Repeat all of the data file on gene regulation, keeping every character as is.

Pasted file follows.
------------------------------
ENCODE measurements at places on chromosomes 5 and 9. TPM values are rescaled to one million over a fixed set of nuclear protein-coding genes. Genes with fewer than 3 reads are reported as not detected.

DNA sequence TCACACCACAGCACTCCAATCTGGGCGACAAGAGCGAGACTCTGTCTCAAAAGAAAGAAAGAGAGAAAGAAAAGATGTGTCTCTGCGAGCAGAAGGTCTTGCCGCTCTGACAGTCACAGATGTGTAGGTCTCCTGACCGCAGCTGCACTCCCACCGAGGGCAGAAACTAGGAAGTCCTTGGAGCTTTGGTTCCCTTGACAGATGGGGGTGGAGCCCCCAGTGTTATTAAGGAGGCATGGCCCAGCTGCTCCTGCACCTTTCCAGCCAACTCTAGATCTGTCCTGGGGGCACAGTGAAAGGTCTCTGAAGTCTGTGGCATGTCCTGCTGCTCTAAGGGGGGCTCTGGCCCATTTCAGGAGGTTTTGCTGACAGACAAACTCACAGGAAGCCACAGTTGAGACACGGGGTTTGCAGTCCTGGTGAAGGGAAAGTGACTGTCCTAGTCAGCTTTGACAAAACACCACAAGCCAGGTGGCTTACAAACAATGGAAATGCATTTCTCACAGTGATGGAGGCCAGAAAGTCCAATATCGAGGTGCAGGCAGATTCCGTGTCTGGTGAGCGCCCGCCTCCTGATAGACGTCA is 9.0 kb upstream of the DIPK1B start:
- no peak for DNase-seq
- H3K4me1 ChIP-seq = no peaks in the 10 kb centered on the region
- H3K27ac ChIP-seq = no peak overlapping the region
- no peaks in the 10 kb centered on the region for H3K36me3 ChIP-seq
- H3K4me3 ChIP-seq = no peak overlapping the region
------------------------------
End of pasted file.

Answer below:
ENCODE measurements at places on chromosomes 5 and 9. TPM values are rescaled to one million over a fixed set of nuclear protein-coding genes. Genes with fewer than 3 reads are reported as not detected.

DNA sequence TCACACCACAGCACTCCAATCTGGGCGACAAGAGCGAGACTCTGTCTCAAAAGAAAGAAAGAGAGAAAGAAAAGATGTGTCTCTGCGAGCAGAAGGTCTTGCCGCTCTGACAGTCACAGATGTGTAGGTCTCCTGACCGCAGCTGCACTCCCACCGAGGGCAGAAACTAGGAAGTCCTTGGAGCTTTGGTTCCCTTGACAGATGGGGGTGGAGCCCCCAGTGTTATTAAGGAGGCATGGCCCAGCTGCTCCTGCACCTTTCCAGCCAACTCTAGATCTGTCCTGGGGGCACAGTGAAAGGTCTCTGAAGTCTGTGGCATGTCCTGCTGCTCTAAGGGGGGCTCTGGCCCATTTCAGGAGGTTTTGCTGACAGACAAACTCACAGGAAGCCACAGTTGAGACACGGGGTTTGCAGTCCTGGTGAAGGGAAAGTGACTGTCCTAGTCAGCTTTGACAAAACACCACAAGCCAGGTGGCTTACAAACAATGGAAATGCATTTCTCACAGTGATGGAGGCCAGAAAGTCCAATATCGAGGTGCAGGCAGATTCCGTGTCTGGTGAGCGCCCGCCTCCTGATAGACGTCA is 9.0 kb upstream of the DIPK1B start:
- no peak for DNase-seq
- H3K4me1 ChIP-seq = no peaks in the 10 kb centered on the region
- H3K27ac ChIP-seq = no peak overlapping the region
- no peaks in the 10 kb centered on the region for H3K36me3 ChIP-seq
- H3K4me3 ChIP-seq = no peak overlapping the region